Essentially this is the claim that smokers have both higher absentee rates for health reasons, and generally lower productivity for time taking to smoke.
      So non-smoking policies help make companies more pleasant and efficient workplaces.. They had the support of many pieces of research, especially the vocal crusade mounted by Prof. William L Weis of Seattle University

The tobacco companies attempted refutations.
They relied on the pseudo-research from 'workplace consultant' Lew Solmon (UCLA,) and their cash-for-comments economists, Ekelund & Long, Tollison & Wagner, and Richard Ault. The Wagner/Grier project was intended to add to this 'weight-of-evidence'.

In essence, it was based on the economic assumptions that:
  • If smoking led to lower productivity, then companies with smoking bans would be more profitable.
  • This increase in profitability would be reflected in rising stock-prices.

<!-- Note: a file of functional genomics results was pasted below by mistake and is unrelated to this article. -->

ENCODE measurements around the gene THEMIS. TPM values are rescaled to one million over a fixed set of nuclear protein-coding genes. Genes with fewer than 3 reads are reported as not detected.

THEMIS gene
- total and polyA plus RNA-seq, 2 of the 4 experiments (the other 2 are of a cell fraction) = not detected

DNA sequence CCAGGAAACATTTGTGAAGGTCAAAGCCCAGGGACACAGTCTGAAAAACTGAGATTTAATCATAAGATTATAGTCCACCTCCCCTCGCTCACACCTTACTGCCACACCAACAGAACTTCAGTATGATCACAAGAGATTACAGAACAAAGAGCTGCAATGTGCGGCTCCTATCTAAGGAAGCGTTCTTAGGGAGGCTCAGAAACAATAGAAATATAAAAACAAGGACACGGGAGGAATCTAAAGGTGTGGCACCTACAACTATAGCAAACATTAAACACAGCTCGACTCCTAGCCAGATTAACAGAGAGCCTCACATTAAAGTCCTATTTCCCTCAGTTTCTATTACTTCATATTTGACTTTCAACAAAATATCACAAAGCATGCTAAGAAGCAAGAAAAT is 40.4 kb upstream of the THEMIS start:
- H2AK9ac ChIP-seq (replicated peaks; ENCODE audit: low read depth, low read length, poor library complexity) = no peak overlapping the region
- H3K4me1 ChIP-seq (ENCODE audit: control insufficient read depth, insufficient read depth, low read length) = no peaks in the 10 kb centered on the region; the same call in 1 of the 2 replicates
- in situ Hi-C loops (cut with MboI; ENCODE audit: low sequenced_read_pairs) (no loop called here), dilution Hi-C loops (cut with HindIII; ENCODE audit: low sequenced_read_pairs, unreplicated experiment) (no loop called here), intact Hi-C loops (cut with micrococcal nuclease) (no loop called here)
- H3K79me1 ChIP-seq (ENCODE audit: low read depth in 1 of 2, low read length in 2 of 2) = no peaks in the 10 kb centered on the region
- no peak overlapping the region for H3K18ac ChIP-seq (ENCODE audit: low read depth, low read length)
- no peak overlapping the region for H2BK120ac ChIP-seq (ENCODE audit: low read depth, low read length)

• Therefore a comparison of the stock-price rises of 14 companies should provide hard evidence of the 'efficiency benefits' of smoking bans.
  • Since their analysis didn't show any evidence of increased profitability... they concluded that smoking bans must be ineffective, and therefore unnecessary.
[It relied on a logical fallacy so elementary that it would make most economists cringe in embarrasment.]

1992 Mar 5: Karen Fernicola Suhr, the Issues Manager at the Tobacco Institute writes to Jim Savarese.

As discussed at our meeting on Monday, we have some concerns about the Kevin Grier/Richard Wagner paper, "Smoking and Workplace Efficiency: An Assessment of the Record." Our general concerns are outlined below. I've also written some notes on the attached draft.
  • We find the premise on which the paper is based — that changes in a company's stock prices would reflect changes in worker productivity due to implementation of a smoking ban — to be overly simplistic.